Slave to Sensation by Nalini Singh
Source: la bibliothèque
The first book in Singh's Psy-Changeling series is practically famous as one of the best. paranormal. romances. EVER! Although I didn't enjoy it quite that much, it does have a very interesting premise and is well-written.
The world we enter into with this novel is pretty much exactly like our own--the same countries still exist, the same states and cities, similar technology, and even the same national parks and the same prejudices. This world, however, is shared between humans, changelings (who are basically weres--animal/human hybrids), and Psys. Psys are humans with psychic powers who are all connected through something called the PsyNet. About 100 years ago, the Psys decided to rid themselves of emotions like rage and anger in an effort to cut down on violent crime. But they couldn't isolate the emotions enough to get rid of specific ones, so instead they removed all their emotions. As a result, Psys now know nothing of love, kindness, desire, or even physical sensation. For all intents and purposes, they're basically highly functioning robots.
What I found really interesting about this book is that Psys in this scenario are actually us--i.e., regular humans. They represent the dangers of us being cut off from nature and relying too much on technology like the internet (which the PsyNet definitely resembles), and material possessions. The changelings, on the other hand, are humans bound with nature and tied closely to their family and friends, valuing emotional ties over information and intellectualism. That doesn't mean changeling nature doesn't have its drawbacks, but clearly the changelings are the good guys in this scenario.
With two species representing two sides of human nature, one might wonder if humans themselves are redundant--and in fact, there are no prominent human characters in this book. The hero is a wereleopard and the heroine is high-level Psy. But this Psy, Sascha, has a secret--she does feel emotion. She spends her life trying to hide this fact from the PsyNet so she won't be "rehabilitated" á la McMurphy from One Flew Over the Cuckoo's Nest. But Lucas, the leader of the wereleopard pack in question, can sense that Sascha isn't a normal Psy, and he's resolved to find out whether she can feel emotions or not.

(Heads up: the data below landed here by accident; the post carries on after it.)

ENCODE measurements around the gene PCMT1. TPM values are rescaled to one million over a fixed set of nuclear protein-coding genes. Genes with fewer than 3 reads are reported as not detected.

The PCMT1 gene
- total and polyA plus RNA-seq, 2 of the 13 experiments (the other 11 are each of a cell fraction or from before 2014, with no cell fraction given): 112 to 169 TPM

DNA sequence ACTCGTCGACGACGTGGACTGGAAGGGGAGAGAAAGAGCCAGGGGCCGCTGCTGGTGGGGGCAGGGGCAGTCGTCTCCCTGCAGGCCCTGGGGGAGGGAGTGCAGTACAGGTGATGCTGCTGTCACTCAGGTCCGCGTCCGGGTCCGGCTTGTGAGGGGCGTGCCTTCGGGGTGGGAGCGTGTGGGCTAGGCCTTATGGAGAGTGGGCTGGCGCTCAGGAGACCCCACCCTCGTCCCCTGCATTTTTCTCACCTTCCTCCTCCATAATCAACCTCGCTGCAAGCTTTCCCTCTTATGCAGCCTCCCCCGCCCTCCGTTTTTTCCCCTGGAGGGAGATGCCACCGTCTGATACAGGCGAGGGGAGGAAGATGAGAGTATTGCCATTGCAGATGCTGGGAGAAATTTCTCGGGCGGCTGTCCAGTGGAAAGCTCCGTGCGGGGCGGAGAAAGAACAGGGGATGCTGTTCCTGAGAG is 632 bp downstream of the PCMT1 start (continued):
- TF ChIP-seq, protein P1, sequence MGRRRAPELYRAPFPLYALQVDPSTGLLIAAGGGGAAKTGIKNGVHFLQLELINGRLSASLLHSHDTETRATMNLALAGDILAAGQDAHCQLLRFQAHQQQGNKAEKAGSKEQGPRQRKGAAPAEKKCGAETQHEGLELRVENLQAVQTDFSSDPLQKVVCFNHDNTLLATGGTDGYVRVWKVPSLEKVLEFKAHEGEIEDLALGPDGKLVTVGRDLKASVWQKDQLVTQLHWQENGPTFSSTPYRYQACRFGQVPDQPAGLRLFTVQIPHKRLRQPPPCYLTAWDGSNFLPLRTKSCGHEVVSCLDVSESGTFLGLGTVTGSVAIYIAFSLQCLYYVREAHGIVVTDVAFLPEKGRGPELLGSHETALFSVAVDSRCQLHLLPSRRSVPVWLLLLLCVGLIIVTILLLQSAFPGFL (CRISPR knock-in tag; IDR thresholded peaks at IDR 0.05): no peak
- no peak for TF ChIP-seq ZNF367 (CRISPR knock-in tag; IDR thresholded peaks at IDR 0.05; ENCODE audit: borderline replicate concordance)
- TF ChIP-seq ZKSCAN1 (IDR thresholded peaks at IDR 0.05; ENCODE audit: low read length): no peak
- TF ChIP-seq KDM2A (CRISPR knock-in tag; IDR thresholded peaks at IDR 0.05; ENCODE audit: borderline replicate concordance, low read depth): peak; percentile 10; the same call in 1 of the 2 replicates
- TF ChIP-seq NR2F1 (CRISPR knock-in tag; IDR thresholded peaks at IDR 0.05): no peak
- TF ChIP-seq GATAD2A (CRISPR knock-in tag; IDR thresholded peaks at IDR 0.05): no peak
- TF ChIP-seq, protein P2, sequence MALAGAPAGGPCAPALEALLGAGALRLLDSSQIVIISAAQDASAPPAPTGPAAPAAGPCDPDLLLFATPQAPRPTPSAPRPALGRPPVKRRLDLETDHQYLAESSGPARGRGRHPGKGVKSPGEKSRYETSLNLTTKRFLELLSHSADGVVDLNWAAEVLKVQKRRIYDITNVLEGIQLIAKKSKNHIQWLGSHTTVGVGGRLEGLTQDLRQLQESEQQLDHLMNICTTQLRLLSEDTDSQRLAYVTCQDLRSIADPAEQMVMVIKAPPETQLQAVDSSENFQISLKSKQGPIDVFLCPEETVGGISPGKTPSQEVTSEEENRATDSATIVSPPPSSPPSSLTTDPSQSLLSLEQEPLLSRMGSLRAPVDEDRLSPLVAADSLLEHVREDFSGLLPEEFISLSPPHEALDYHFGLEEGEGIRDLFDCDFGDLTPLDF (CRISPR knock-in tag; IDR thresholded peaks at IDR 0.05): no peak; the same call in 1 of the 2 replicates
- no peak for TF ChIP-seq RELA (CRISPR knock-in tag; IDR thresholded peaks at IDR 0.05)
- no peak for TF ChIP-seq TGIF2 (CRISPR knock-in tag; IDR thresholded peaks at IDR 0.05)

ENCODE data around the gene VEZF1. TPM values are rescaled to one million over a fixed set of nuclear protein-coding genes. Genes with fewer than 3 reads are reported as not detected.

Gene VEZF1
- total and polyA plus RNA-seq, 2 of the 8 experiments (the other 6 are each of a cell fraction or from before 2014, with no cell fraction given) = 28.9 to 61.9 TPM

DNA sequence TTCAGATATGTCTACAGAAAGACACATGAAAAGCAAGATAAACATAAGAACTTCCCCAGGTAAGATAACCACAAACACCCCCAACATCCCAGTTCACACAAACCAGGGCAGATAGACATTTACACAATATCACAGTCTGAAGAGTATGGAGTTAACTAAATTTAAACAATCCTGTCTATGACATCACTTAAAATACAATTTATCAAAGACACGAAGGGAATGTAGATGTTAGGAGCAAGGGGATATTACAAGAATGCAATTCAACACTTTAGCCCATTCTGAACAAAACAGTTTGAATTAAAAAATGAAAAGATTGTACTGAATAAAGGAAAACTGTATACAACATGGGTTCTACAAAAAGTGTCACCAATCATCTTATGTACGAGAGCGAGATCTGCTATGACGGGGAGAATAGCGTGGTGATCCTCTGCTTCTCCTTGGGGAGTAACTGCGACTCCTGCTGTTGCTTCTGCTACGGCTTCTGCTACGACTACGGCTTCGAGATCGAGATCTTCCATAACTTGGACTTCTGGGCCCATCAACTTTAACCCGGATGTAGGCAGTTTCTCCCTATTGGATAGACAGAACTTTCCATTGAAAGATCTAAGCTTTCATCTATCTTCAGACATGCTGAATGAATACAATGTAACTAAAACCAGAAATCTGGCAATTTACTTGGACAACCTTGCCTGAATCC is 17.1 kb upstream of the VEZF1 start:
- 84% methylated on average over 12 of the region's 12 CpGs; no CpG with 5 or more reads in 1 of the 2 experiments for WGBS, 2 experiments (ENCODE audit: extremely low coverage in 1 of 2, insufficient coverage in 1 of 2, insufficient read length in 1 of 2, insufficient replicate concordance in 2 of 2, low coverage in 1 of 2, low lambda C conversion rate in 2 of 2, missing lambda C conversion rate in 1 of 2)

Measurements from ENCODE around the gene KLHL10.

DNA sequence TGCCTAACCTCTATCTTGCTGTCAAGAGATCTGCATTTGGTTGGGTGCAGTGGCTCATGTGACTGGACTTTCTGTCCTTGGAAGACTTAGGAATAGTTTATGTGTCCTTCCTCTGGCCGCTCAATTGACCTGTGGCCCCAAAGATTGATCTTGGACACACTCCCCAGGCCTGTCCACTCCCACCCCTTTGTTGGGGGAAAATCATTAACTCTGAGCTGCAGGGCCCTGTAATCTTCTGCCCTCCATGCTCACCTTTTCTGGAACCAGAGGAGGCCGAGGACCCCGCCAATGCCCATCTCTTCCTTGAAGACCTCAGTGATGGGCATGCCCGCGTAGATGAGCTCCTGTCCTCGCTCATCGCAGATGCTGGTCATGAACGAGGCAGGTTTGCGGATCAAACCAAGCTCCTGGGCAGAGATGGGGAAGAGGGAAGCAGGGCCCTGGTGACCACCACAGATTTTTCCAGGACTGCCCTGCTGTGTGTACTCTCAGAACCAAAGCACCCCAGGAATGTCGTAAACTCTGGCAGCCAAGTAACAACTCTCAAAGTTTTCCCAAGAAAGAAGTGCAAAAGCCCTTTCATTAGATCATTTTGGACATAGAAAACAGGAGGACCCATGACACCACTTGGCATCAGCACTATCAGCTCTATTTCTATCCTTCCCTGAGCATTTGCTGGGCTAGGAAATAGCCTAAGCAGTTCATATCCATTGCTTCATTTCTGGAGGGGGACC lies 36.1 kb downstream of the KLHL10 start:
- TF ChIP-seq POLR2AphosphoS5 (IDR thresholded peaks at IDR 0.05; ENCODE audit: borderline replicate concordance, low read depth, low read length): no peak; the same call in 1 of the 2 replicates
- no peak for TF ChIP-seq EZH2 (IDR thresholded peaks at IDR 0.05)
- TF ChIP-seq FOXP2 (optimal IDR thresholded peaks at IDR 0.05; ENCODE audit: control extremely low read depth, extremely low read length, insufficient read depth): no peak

The beginning of this novel is very, very good. Sascha and Lucas definitely have chemistry, and the premise of the book is totally believable. Where the story started to lose me was when Sascha and Lucas became über-focused on finding a serial killer. Since this is a romance novel, I wanted the story to focus on Sascha and Lucas' relationship, not a mystery. Furthermore, it was painfully obvious who the killer was from page 57. No joke. Maybe if the mystery has been a little bit more puzzling, I might have gone for it, but as it was--no.
Also, the whole Pack mentality--which includes the men protecting (re: dominating) the women--started to grate on my nerves after a while. I usually don't enjoy books about weres for that very reason. Sascha does resist domination, but let's be honest--she doesn't try very hard, now does she? And why is that? Well, because she loooves Lucas, of course! gag gag gag
But really that's just one of my personal pet peeves. Overall, this book is very intelligently written, with great characters and an intriguing world for a new paranormal romance series. It's also intensely emotional--since Sascha hasn't really allowed herself to experience emotions, once she does she's like a teenager tripping on raging hormones. And considering she's facing death or psychic lobotomy, I suppose her mood swings are justified. There is also a definite sense of danger for both Lucas and Sascha, and a level of risk involved with them getting together--which only makes the end all the more satisfying.
Really, I can't imagine anyone not at least liking this book.
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